A deluge of Securities and Exchange Commission (SEC) rulemaking regarding matters of environmental, social, and governance (ESG) could begin as early as next month, prompting the following central message from Betty Moy Huber to kick off Compliance Week’s “Everything ESG in 2021” two-day virtual event Monday:
“It’s not a question of what the SEC has done, but a question of what the SEC will do and how you will best prepare for that.”
Huber serves as co-head of law firm Davis Polk’s ESG Group. Over the course of an hourlong keynote, she shared her insight into the U.S. regulatory landscape regarding ESG and how she’s seen public companies preparing for the potential of increased scrutiny related to disclosures.
The SEC in June released its spring 2021 rulemaking list brimming with proposed ESG regulations. Top among the agency’s areas of interest, Huber said, is climate change, which could see rule amendments to enhance disclosures regarding issuers’ climate-related risks and opportunities proposed as early as October.
In Huber’s opinion, the proposal is more likely to come shortly after the Financial Stability Oversight Council issues its report on agency coordination regarding climate change disclosures due to President Joe Biden on Nov. 16. But the message remains: “Prepare now.”
“What I’ve been advising companies and what I’m fully expecting is any time October or November to look out for a climate change rule,” she said.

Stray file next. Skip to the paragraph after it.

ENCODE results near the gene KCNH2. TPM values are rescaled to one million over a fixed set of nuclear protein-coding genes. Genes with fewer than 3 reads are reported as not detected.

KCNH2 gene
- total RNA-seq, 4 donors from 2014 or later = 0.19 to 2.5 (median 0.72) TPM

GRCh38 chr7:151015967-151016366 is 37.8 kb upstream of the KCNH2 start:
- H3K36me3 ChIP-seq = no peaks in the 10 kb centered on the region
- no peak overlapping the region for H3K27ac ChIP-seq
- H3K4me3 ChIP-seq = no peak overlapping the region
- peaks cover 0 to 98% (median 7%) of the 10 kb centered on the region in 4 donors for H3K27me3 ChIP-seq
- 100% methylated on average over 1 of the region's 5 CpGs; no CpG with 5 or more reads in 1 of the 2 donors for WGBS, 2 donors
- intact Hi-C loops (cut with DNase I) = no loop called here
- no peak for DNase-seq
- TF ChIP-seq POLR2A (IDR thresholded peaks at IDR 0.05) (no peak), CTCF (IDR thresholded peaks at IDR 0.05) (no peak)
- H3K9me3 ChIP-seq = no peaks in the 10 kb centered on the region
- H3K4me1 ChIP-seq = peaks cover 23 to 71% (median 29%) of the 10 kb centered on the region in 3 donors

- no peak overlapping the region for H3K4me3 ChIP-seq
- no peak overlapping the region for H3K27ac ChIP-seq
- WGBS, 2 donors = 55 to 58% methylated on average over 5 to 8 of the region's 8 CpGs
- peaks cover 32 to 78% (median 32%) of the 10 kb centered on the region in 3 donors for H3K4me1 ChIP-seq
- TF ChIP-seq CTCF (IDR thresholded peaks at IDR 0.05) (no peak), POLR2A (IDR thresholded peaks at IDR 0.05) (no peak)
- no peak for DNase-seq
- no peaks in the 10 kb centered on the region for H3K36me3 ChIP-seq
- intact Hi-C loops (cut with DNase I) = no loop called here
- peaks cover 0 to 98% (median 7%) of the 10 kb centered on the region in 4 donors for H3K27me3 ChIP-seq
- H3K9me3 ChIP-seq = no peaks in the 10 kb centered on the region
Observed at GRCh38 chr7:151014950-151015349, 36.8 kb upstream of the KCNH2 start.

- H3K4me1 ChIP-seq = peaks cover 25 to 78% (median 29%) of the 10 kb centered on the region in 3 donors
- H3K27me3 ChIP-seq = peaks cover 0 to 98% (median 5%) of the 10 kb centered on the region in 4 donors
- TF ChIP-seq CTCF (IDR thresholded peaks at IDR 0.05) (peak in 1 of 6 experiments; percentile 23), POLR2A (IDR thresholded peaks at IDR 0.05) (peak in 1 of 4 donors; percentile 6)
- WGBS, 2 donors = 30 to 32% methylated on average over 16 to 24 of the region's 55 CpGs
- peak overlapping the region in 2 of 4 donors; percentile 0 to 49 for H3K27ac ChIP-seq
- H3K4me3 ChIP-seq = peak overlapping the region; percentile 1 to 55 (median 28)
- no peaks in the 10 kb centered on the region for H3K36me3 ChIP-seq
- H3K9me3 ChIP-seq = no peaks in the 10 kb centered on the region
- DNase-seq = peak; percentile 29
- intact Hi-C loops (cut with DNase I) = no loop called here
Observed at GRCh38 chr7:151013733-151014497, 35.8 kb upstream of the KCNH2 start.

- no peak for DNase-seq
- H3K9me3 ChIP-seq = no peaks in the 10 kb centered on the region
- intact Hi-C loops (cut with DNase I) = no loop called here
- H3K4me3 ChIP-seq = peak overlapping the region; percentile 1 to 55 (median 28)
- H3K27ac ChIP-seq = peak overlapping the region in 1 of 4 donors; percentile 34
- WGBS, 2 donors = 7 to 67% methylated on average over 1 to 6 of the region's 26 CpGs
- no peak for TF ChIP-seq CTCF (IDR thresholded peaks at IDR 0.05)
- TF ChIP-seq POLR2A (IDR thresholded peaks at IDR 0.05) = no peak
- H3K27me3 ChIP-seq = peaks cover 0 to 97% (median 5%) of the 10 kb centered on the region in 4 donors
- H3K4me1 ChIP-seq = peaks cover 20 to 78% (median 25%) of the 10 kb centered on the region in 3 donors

Other primary focuses for the SEC include board diversity and human capital disclosures, Huber said. Regarding board diversity, she opined the SEC could watch to see how Nasdaq’s recently approved rule requiring listed companies to have at least two diverse directors or explain why not plays out. Also, human capital might soon be revisited under new Democratic leadership at the agency despite a final rule on the matter just taking effect in November 2020.
Alignment key to ESG disclosure preparation
Which department should take the lead on ESG disclosures at a company is a hot question with many different answers. Some feel compliance is perhaps best suited for the task.
Speaking from her background, Huber stumped for legal to lead the charge, though she mentioned marketing and investor relations as other groups commonly appointed the role. The decision tends to vary by industry—at financial institutions, for example, the chief risk officer is often significantly involved.
“It’s a question of using resources most efficiently,” she said. “Putting together ESG task forces and working groups I’ve seen quite a lot.”
If a company chooses to approach ESG disclosures from the viewpoint of multiple departments, it’s important one entity be acknowledged as the chief decision-maker. “You need to have a leader,” Huber said. “Otherwise, everyone is running amok, and there’s no time for that given how frequently reporting needs to happen. It’s not a one-off event; it’s like ‘Groundhog Day.’ It’s cyclical—every quarter, every year, every month sometimes.”
Huber said at some companies, the CEO takes the reins while others might turn to the CFO or general counsel. Regardless, cohesion is key to making progress on transformational change.
“I think the most important thing is that everyone is aligned,” she said. “It’s not necessarily who the person is that’s in charge, but that there’s alignment within the organization.”
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